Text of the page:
There is no better way to spend a cold, sun-filled day in the winter than outdoors with loved ones and friends, carrying on the traditions of ancestors. Aside from ice fishing for sport or pleasure, it is still an essential skill for providing food in certain parts of Canada.
Ice Fishing in Ontario
The fishing season in Ontario is never-ending. If you are willing to change with the weather and to follow the fish that are in season, you can fish to your heart’s content all year long. Though it will look a little different in the winter, the experience will hook you. During the spring, summer and fall you can fish everything from Walleye to Perch, but during the Ontario winters, the fish are still abundant. Some favourites like Walleye, Lake Trout, Pike and Whitefish are among the list of fish that drive ice fishers in Ontario to brave the elements and make their way to their favourite fishing spots to use a careful combination of patience and skill (sometimes synonymous for this passion) to catch their prizes.
Incredible Ice Fishing Destinations in Ontario
You don’t need to travel far to go ice fishing, in fact, we guarantee that wherever you are right now is closer to an ice fishing spot than you think. If you live in a large city centre it can often be appealing to escape to the country to experience the outdoors, but if you aren’t able to this winter, fear not, you can ice fish right in the city or town you are from. For example, the city of Owen Sound hosts a large collection of ice-fishing huts right in the harbour of Georgian Bay every winter. Hamilton: a large city west of Toronto sees ice fishers fill the inlets of Lake Ontario, nestled up against Bayfront Park from December to March. While ice fishing is accessible no matter where you live, here are some amazing locations for ice fishing in Ontario.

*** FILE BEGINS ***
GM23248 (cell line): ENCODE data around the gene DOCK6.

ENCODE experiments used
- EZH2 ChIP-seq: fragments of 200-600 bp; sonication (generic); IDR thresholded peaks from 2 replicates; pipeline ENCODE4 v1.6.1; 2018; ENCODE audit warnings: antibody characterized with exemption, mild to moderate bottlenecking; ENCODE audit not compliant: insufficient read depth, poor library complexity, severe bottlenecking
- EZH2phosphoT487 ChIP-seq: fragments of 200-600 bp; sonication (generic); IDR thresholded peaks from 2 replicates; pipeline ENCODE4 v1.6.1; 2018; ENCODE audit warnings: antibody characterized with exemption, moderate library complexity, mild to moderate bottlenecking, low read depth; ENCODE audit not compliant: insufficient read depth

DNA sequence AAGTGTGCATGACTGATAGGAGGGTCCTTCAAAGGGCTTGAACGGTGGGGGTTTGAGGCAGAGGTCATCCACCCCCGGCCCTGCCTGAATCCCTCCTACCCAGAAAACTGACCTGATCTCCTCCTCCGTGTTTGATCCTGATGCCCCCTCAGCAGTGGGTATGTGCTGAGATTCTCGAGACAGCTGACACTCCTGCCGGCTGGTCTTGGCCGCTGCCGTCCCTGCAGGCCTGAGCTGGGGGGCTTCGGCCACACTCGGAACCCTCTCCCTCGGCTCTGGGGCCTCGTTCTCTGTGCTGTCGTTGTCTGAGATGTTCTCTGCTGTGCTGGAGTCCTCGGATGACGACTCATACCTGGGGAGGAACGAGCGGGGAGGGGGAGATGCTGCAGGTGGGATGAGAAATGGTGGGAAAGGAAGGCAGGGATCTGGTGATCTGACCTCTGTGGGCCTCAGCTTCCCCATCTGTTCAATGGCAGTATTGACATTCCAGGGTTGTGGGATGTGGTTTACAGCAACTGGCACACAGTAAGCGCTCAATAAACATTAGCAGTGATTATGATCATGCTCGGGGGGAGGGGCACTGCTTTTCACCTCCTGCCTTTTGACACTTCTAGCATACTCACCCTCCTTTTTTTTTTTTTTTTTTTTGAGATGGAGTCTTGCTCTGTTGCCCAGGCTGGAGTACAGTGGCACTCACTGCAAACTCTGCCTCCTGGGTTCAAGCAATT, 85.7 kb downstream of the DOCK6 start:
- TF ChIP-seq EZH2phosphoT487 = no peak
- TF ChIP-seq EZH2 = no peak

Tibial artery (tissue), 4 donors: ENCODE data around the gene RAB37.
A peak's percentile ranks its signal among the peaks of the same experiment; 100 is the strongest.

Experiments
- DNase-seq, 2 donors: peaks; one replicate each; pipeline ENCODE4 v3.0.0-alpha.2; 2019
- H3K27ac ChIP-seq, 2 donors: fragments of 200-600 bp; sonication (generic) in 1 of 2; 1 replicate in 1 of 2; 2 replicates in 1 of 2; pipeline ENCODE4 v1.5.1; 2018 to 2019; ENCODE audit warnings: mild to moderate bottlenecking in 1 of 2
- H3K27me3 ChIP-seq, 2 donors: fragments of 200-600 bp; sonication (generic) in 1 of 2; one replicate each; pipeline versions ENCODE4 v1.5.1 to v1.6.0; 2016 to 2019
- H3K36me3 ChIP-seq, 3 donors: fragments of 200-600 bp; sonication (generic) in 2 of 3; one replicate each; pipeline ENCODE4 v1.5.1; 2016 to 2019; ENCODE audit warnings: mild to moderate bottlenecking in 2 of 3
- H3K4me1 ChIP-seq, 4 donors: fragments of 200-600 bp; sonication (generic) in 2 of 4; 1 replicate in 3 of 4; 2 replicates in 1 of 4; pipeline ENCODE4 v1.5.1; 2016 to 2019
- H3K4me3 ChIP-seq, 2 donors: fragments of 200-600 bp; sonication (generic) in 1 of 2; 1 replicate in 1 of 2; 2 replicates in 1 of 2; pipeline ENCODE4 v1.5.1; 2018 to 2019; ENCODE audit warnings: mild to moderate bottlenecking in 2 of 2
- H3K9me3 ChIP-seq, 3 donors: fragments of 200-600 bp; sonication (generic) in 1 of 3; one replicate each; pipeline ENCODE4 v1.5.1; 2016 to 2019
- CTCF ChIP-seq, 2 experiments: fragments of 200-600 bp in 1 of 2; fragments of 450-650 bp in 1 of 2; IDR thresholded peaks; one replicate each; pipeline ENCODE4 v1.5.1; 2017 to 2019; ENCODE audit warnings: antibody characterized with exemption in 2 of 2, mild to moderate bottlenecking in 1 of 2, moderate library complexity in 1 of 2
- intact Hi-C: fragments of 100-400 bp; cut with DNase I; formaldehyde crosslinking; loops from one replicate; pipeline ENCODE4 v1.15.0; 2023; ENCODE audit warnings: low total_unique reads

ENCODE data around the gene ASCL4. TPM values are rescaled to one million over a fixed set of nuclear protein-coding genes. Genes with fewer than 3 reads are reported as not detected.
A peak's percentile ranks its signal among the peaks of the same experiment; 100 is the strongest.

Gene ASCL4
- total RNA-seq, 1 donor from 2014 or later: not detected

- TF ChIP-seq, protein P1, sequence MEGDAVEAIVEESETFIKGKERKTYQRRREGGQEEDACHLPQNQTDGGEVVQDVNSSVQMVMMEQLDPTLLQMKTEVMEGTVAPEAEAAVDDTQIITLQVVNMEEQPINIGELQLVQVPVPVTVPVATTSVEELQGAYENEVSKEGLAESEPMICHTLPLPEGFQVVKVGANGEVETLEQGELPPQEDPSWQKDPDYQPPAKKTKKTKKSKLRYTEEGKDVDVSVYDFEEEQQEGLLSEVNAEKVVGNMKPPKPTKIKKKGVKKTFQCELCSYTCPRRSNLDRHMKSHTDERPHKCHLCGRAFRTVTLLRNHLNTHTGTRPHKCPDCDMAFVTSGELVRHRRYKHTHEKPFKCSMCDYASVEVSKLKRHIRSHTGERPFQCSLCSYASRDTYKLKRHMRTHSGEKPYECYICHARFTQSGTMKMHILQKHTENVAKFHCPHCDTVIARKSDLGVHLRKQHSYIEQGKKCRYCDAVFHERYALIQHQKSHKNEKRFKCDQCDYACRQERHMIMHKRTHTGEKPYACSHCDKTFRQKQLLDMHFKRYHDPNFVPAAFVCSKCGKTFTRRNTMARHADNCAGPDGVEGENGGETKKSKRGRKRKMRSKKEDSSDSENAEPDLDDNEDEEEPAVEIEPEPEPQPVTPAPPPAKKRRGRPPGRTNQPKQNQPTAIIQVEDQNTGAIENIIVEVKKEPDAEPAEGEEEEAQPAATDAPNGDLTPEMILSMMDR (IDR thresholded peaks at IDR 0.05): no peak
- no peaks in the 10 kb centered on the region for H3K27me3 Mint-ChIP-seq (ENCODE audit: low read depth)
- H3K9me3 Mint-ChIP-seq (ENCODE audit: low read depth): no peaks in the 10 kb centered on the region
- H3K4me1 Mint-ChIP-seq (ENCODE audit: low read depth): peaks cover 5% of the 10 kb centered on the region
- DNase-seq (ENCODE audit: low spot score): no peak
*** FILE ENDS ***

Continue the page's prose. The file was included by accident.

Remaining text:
Kenora, Ontario: Lake of the Woods : The Lake of the Woods area is well known for its beautiful scenery and is home to some incredible ice fishing destinations. The Grace Anne II Winter experience is one way to live out your ice fishing dreams in Ontario. Offering guides luxury overnight ice fishing huts and access to saunas, this resort is not only in a beautiful location, but it might be the best way to get someone who is less cold weather inclined out ice fishing.
Wikwemikong Tourism, Manitoulin Island : Wiikwemkoong First Nation located on beautiful Manitoulin Island is home to Wikwemikong Tourism, an indigenous-owned company that prides itself on education-based, cultural tours around Manitoulin Island. During the winter, they offer wooden ice fishing huts on Lake Huron equipped with pre-drilled holes and heaters. Fish for Rainbow Trout, Pike, Cisco and Whitefish, or hike the beautiful snowshoe trails that look out at the Georgian Bay and Killarney Mountains.
See you on the Ice
These are only a couple of the MANY ice fishing options available across this beautiful province this winter. There are so many areas to explore from your hometown, to your best friend’s pond, to a GuidED experience in Northern Ontario. With everything available to modern ice fishing lovers, you can pursue this way of life from the comfort of a semi-permanent ice fishing hut, equipped with a full kitchen and cots, or you can bundle up and sit out on the open ice in the Northern Ontario sun. GuidED encourages you to visit some of these locations or to blaze your own path and find a new place to ice fish. See for yourself how special ice fishing can be!